Tonight’s blog entry is the latest chapter in Elsbett SVO conversions. Piedmont Biofuels’ Elsbett installer, Luc Suer recently traveled to Wisconsin for a workshop and here is his report back:
I want to call in to “Slick and Slack”, a radio show with Taavi McMahon (Slick) and Mike Clark (Slack) of the PrairieFire Biofuel Coop, dedicated to the “veggie vehicle”. I’ve never even heard the show but after hanging out with these nut jobs for a weekend I have reason to believe that the show is like Car Talk on grease in Monty Python style.
I’m on my way home from an Elsbett workshop at PrairieFire Biofuels.
First of all I would thank Taavi McMahon and PrairieFire for their hospitality and should mention that PrairieFire is a wonderful organization with a great staff and a very nice location in Madison, WI.
If you have a chance, go check them out, in person or on the web!
Under Alexander Noack’s expert supervision we installed Elsbett 2-Tank systems on a Dodge Ram/Cummins, a Ford F450/Powerstroke and a Dodge Sprinter 2500. I spent the entire weekend in and under, what is now the nation’s first “Esbettized” Sprinter. This (brand new) van belongs to Chicago’s Field Museum and will be used for educational and promotional purposes.
PrairieFire’s excellent mechanics Jeff Barnhart, Luke Mathews and David Dudley worked on the City of Madison’s F450 and the Dodge truck that belongs to an organic farmer in their region.
I started with planning where all additional components need to be installed, mounted, attached. Here a picture of the space below the brake booster, next to an A/C dryer, front-driver-side of the van.
By the way, I was glad I wasn’t the only coffee fanatic on the crew. Time for coffee. Strong Ethiopian dark roast. Good stuff. Since I hadn’t done a 2-Tank Elsbett installation before I must have looked at the contents of the kit box as well as the inside and under side of the vehicle more than a hundred times before I came to conclusions. And of course Alexander helped a little, too. First thing: just like with the single tank systems, a bracket needs to be made for the heat exchanger. Not so hard. Luke Mathews is an excellent welder. I gave him dimensions, he did the work. Perfect.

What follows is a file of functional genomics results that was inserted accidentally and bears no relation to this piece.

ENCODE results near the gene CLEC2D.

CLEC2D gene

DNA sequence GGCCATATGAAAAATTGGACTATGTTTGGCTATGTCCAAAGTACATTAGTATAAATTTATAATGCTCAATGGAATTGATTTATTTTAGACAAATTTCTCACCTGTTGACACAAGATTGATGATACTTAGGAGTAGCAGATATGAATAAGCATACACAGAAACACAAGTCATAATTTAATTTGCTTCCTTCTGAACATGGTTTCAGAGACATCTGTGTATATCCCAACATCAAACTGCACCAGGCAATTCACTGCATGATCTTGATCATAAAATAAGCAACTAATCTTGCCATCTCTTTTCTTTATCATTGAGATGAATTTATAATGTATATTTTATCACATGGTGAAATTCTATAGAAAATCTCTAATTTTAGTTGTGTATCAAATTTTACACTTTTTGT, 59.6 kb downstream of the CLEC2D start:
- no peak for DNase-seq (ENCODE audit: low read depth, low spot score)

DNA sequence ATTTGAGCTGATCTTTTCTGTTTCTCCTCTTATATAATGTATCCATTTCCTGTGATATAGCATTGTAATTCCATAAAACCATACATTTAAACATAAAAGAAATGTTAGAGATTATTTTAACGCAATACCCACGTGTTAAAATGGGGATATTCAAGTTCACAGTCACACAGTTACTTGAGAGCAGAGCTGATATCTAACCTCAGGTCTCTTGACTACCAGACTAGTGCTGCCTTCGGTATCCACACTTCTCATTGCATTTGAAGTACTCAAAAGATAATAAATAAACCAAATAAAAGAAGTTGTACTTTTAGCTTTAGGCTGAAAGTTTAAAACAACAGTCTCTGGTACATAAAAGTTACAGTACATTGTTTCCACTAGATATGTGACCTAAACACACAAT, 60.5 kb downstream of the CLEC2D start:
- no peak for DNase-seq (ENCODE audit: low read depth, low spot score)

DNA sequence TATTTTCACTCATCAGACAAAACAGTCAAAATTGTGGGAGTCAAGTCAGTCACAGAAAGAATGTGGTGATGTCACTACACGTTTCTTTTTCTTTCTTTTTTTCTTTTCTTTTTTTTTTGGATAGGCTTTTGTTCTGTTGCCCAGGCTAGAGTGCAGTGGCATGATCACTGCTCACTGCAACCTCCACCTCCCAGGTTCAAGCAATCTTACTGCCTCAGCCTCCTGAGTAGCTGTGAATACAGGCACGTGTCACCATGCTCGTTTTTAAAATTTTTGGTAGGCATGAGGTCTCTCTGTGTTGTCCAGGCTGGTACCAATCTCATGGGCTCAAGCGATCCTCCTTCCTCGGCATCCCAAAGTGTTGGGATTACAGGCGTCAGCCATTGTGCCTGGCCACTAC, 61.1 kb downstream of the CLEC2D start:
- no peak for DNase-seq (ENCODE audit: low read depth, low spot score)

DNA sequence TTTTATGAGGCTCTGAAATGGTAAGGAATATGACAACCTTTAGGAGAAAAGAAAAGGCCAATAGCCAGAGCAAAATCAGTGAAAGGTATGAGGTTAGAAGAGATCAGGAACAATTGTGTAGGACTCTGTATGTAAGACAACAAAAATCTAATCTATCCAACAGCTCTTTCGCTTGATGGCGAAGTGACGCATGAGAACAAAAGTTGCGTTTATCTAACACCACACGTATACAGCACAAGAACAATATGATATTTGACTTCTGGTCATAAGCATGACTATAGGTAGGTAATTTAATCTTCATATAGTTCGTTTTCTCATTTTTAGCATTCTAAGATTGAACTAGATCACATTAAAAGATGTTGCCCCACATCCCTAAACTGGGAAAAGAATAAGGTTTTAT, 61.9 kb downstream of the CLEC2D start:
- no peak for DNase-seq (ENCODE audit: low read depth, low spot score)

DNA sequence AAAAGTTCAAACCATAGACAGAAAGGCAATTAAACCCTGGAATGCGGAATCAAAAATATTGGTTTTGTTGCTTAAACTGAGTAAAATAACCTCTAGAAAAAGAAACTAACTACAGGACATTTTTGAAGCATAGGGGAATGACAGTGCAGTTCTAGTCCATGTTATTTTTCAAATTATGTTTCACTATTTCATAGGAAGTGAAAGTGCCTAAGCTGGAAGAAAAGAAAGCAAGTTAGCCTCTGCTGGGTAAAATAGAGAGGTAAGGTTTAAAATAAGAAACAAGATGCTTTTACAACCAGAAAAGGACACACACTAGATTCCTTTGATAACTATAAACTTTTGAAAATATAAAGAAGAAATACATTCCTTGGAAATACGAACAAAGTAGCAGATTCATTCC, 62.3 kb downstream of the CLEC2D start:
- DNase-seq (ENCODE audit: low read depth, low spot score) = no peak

His bracket is mounted on the box that the battery sits on, front-driver-side of the engine compartment. Since the, to be installed, second tank will be diesel tank, a new fuel pump for the diesel needs to be placed. We put it right in front of the bracket for the heat exchanger. Also, a single solenoid valve, which we attached to the heat exchanger. Switching between tanks is done with one valve, a 5-way port and a smart fuel line design. The VO tank (original tank) has a return, the diesel doesn’t. It has a loop.
Meanwhile I had started with integrating the heat exchanger into the coolant system and couldn’t help but enjoy the fact that this van was so new that my hands were still clean enough to go get another coffee without having to wash my hands first. With coffee in hand I watched Alexander drill a hole in the exhaust, right behind the turbo, and tap thread to screw the Exhaust Gas Temperature sensor (EGT) in. Once the coolant system was done, temperature sensor in place, Alexander asked me to start running electrical wire.